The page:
Born Dec. 6, 1751, in Paris; died there June 9, 1843. French brazier and sculptor.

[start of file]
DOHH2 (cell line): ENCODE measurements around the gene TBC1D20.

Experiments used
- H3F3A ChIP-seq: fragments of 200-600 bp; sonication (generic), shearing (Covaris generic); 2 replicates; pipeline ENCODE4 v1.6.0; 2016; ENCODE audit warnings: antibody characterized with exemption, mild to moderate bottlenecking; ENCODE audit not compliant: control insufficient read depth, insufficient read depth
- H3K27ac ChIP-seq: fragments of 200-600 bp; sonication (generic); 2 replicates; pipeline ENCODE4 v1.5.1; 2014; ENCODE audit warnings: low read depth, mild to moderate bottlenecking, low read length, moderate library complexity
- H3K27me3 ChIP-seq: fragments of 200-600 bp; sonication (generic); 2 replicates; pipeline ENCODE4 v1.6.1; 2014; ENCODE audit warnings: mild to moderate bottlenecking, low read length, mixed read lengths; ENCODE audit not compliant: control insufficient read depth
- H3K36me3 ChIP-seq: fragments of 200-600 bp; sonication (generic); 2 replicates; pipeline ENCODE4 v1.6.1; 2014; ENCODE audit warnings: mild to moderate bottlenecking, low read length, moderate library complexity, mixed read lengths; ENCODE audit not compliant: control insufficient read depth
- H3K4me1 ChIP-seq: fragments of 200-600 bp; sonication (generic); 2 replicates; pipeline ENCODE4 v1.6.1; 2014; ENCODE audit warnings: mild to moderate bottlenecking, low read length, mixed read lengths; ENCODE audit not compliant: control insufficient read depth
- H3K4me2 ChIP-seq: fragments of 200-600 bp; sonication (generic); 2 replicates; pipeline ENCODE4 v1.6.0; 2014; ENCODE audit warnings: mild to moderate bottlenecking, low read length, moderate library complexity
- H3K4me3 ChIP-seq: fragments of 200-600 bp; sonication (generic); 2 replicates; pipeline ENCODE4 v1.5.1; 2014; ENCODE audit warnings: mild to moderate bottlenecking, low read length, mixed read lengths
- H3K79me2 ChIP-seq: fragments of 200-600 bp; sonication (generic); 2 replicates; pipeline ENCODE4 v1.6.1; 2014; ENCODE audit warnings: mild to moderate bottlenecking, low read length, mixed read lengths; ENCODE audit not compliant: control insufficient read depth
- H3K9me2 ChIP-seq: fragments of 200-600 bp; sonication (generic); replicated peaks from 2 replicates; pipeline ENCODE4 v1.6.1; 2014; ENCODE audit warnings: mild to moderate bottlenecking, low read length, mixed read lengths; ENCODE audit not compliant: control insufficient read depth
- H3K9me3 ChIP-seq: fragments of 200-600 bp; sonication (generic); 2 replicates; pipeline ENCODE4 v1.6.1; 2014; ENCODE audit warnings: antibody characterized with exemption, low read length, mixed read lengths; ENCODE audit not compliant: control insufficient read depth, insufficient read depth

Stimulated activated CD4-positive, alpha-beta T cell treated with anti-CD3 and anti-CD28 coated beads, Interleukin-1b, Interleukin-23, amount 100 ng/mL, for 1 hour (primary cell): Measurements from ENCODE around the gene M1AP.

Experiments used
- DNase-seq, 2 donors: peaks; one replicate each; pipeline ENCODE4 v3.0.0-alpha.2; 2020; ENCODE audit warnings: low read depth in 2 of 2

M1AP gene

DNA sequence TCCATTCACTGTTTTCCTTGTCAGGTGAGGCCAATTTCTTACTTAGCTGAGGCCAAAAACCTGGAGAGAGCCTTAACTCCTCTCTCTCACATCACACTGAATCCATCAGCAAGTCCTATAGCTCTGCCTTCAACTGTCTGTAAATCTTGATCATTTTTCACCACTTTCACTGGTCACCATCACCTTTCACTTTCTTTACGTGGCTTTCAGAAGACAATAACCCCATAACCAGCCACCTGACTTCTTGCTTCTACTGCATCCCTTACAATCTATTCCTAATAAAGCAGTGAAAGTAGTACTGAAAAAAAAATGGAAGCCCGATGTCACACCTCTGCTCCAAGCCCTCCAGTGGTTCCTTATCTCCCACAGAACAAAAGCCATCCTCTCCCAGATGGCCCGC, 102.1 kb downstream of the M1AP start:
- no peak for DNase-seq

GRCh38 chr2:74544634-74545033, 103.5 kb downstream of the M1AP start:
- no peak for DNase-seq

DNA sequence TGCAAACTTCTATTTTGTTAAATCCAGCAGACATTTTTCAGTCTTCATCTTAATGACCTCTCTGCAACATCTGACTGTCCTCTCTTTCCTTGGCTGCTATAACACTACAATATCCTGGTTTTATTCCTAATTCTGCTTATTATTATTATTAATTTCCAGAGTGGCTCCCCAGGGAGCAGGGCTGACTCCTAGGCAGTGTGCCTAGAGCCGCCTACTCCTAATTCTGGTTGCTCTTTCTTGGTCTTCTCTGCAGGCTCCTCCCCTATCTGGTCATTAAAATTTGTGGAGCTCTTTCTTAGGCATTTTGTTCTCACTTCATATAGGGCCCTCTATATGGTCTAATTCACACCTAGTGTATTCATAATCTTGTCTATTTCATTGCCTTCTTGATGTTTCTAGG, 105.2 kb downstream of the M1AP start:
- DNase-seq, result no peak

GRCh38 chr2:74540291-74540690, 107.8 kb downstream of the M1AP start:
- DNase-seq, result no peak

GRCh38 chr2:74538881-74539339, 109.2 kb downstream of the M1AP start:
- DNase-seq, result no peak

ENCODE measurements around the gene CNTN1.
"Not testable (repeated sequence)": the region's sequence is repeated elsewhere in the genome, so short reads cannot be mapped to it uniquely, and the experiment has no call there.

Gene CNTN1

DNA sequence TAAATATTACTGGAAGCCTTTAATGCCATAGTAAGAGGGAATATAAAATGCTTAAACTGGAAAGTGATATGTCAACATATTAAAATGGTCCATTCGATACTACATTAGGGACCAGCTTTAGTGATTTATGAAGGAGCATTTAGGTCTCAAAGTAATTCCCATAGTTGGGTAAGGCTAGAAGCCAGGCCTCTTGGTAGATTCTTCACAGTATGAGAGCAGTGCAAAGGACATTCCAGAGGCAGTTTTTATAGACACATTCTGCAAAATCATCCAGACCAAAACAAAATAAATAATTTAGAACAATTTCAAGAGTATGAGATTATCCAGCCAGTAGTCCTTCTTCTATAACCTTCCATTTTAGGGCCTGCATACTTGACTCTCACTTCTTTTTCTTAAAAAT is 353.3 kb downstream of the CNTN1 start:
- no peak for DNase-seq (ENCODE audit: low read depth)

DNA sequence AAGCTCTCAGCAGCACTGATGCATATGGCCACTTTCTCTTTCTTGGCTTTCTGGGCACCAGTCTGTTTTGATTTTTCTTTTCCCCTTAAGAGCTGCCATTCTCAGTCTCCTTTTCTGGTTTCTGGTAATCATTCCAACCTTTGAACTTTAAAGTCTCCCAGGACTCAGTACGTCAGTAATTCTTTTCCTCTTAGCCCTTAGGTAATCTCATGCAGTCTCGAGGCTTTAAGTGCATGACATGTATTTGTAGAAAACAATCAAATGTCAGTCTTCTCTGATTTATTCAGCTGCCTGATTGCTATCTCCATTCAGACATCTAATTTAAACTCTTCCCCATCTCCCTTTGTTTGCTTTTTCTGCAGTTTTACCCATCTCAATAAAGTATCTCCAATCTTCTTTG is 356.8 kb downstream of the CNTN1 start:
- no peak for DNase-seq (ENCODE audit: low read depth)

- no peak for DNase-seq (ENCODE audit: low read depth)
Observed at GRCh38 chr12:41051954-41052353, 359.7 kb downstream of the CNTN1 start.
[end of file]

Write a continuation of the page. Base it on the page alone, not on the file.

Thomire, a pupil of A. Pajou and J. A. Houdon, began his artistic career by creating bronzes, ornaments for furniture (for example, a cabinet for Marie Antoinette’s jewels; 1787, the Louvre, Paris), and mountings for sévres porcelain, including his Independence Candelabrum (1785, the Louvre). He later created various works in the Empire style. These are notable for their refined form, molding, and chasing, effective contrast of patterned reliefs with smooth surfaces, and skillful, nuanced combination of polished and mat surfaces, for example, the cradle for Napoleon I’s son (executed together with J. B. Odiot, 1811). Another interesting work by Thomire is a bronze clock with statues of Minin and Pozharskii, modeled freely after the sculpture by I. P. Martos (the Hermitage, Leningrad).